JosephBottum: See John Crowe Ransom's poem "Dead Boy," where in "the little man quite dead," the poet sees "the forbears’ antique lineaments": "This was the old tree’s late branch wrenched away, Grieving the sapless limbs, the shorn and shaken."

hilozoist: "Perhaps I use a distasteful figure, but I have the idea that what we need is Criticism, Inc., or Criticism, Ltd." --John Crowe Ransom , Criticism, Inc. (1938)

newcriterion: From the archives: In his new anthology of essays, The Southern Critics, which features the likes of John Crowe Ransom, Allen Tate, and Robert Penn Warren, Glenn C. Arbery claims that the Southern Critics “have been neglected” and I agree.

AfterLetters: Her wars were bruited in our high window. We looked among orchard trees and beyond, Where she took arms against her shadow, Or harried unto the pond John Crowe Ransom Bells For John Whitesides' Daughter Renoir

pastelcathedral: today i learned that a bunch of john crowe ransom’s students were recruited by CIA agents in order to export new criticism to latin america and stifle revolutionary critique

original_spare: Thinking of pouring another cup of coffee just so I can read more about how John Crowe Ransom dunked on the prevailing pedagogical methods at Vanderbilt

welfordwrites: Bells for John Whiteside's Daughter, a poem by John Crowe Ransom. An unsentimental reaction to the death of a young child. Click the link!

AfterLetters: Tie the white fillets then about your lustrous hair And think no more of what will come to pass Than bluebirds that go walking on the grass And chattering on the air. John Crowe Ransom

SotoAlfred: August's poem is by John Crowe Ransom, for whom you should blame New Criticism, close reading, and Allen Tate, I guess

welfordwrites: Necrological, a poem by John Crowe Ransom. A reflection on life and death based on the aftermath of a medieval battle. Click the link!

LuenLozada: Two evils, monstrous either one apart Possessed me, and were long and loath at going: A cry of Absence, Absence, in the heart, And in the wood the furious winter blowing. — John Crowe Ransom (1888-1974) “Winter Remembered”

Danascene_: John Crowe Ransom, John Cheever, and other new critic types came pretty close to the archetype of conservatism in America.

widowdido: Must try to remember John Crowe Ransom comparing a poem to a Christmas tree once I'm talking about poetry in public again...

welfordwrites: Bells for John Whiteside's Daughter, a poem by John Crowe Ransom. An unsentimental reaction to the death of a young child. Click the link!

good_tweet_man: (incidentally Stonnor’s book has a whole chapter on john crowe ransom that still need to dig into)

welfordwrites: Necrological, a poem by John Crowe Ransom. A reflection on life and death based on the aftermath of a medieval battle. Click the link!

welfordwrites: Necrological, a poem by John Crowe Ransom. A reflection on life and death based on the aftermath of a medieval battle. Click the link!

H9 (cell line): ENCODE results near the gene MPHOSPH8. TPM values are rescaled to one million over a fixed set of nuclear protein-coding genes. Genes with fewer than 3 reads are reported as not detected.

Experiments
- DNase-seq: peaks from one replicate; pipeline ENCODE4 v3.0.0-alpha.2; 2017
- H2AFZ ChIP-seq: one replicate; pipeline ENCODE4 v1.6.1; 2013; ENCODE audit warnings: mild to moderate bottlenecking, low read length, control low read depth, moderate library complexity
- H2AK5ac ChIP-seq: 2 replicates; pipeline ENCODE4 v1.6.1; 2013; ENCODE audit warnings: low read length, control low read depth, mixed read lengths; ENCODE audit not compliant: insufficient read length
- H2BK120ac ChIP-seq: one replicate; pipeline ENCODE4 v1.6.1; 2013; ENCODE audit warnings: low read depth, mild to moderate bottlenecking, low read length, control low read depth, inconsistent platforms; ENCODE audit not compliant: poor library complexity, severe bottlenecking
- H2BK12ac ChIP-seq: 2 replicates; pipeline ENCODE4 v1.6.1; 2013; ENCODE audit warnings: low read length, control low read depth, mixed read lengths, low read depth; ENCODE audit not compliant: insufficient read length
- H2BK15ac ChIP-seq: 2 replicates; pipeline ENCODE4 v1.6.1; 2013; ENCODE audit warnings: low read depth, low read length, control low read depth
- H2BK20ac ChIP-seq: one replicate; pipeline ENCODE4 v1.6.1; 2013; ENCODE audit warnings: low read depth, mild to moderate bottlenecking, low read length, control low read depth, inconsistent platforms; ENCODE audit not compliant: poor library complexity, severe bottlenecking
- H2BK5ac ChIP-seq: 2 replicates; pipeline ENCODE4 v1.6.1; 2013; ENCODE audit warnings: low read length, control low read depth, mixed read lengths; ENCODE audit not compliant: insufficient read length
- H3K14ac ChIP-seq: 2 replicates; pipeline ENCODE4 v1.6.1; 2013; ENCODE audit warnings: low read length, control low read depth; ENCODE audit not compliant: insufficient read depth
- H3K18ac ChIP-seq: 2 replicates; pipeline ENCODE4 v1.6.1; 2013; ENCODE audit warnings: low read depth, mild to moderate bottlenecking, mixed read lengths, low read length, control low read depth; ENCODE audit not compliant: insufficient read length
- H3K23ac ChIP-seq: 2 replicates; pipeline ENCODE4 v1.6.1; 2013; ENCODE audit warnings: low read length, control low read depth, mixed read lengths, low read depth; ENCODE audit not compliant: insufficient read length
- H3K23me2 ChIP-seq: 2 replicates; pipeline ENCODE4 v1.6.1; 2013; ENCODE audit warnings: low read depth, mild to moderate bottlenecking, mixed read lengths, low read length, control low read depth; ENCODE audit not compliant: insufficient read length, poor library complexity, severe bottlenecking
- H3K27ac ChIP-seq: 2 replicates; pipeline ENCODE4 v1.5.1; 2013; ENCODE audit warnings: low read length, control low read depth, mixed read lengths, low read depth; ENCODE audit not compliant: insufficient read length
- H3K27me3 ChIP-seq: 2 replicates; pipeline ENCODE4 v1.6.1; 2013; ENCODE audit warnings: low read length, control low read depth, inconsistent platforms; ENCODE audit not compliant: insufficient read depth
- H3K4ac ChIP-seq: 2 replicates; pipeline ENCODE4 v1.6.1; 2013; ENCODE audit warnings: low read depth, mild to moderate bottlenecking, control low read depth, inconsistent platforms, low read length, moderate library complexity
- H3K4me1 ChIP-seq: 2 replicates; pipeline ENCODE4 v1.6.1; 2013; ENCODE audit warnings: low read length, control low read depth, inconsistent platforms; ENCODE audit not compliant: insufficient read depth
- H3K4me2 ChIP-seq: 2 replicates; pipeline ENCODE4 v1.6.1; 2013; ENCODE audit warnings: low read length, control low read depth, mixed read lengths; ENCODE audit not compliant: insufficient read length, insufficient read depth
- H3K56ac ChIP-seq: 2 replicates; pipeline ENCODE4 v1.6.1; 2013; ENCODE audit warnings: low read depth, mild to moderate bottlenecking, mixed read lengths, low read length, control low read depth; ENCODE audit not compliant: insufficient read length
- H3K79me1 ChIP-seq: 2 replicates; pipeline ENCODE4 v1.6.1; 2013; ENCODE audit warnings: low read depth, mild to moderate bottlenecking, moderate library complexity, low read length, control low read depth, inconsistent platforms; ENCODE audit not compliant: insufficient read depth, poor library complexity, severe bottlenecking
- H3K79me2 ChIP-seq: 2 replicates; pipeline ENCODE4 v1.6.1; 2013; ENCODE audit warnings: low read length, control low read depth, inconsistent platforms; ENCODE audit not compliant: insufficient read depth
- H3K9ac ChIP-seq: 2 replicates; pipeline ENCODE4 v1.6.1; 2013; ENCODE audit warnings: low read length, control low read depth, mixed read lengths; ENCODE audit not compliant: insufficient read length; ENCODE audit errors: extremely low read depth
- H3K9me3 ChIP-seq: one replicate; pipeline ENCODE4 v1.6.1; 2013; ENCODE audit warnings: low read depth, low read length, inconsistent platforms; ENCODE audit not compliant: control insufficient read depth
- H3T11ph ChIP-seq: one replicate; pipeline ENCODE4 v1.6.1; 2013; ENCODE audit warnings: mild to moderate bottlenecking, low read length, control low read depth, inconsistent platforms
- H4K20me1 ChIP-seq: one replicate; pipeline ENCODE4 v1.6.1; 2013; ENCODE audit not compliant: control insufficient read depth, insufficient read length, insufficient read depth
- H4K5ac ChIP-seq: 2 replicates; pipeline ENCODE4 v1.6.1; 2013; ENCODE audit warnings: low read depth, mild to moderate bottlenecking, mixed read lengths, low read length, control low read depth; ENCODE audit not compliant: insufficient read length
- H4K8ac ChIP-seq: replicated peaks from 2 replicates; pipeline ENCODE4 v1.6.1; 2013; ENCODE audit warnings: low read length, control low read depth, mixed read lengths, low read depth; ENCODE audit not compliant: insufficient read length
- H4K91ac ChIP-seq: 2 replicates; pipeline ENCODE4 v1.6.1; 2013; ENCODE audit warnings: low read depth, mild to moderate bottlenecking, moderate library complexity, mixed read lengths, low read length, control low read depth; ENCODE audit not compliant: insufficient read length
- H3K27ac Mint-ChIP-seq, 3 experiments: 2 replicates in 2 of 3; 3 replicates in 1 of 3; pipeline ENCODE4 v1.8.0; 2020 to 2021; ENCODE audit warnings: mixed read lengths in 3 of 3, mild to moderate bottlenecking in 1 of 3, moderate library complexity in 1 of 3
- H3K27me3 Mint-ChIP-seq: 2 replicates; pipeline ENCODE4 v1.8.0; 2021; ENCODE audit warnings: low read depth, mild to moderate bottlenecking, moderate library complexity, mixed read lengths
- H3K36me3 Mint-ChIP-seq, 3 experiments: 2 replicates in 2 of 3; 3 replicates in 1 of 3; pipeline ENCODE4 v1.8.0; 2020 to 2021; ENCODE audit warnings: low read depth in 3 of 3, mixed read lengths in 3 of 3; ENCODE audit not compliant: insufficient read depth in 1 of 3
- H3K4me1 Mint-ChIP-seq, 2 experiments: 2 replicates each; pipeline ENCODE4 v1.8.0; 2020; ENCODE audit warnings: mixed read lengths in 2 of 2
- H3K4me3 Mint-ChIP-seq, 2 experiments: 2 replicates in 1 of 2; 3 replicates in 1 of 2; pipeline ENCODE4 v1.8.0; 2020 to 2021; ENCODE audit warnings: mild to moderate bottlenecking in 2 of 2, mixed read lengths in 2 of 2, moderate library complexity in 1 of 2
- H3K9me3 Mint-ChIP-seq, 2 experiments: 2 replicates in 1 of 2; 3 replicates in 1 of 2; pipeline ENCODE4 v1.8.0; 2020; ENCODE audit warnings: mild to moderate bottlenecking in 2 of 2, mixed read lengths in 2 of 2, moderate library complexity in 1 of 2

WithArora: “Criticism, Inc.” by John Crowe Ransom discussed in Hindi

WithArora: “Criticism, Inc.” by John Crowe Ransom discussed in Hindi

allenmendenhall: On John Crowe Ransom’s Newly Discovered Agrarian Classic - Crisis Magazine

dada_ist: ( JOHN CROWE RANSOM POEM ) A boy not beautiful, nor good, nor clever, A black cloud full of storms too hot for keeping, A sword beneath his mother's heart—yet never Woman bewept her babe as this is weeping. ( SONICYOUTH " I love you golden blue " )

acrimonyand: It is out of fashion in these days to look backward rather than forward. About the only American given to it is some unreconstructed Southerner, who persists in his regard for a certain terrain, a certain history, and a certain inherited way of living. — John Crowe Ransom

welfordwrites: Necrological, a poem by John Crowe Ransom

HowardFricker: Check out this tweet from POETSorg: Where is your love by the mellow moon? —John Crowe Ransom

POETSorg: Where is your love by the mellow moon? —John Crowe Ransom

JDMurrah: "Nature wears out man before man can wear out nature." ~John Crowe Ransom

howtingmi: At the end of chap VIII, Prof. Kirk defines “Toryism” and mentions the “squirearchy.” John Crowe Ransom uses the same term in his contribution to ‘I’ll take my Stand.’ Was this term common? Did Prof. Kirk get it from Prof. Ransom?

RayBoomhower: "God have mercy on the sinner Who must write with no dinner, No gravy and no grub, No pewter and no pub, No belly and no bowels, Only consonants and vowels." John Crowe Ransom, born on this day in 1888

SSBrockville: John Crowe Ransom (b. April 30, 1888) he was a prize-winning poet and essayist and a founder of the New Criticism school. He was the first editor of the widely regarded Kenyon Review and a teacher and mentor to a generation of accomplished students.

SSBDupont: John Crowe Ransom (b. April 30, 1888) he was a prize-winning poet and essayist and a founder of the New Criticism school. He was the first editor of the widely regarded Kenyon Review and a teacher and mentor to a generation of accomplished students.

cowboycoleridge: The Lovers' Chronicle 30 April - Tell Me, verse by mac tag - art by Luigi Russolo - verse by John Crowe Ransom

NORTHTRENTON: And Happy Birthday to John Crowe Ransom (d. 1974), Harold Breen (d. 1966), Joachim Von Ribbentrop (d. 1946), Philippe Panneton (d. 1960), Reverend Gary Davis (d. 1972), Hans List (d. 1996) and Humberto Mauro (d. 1983).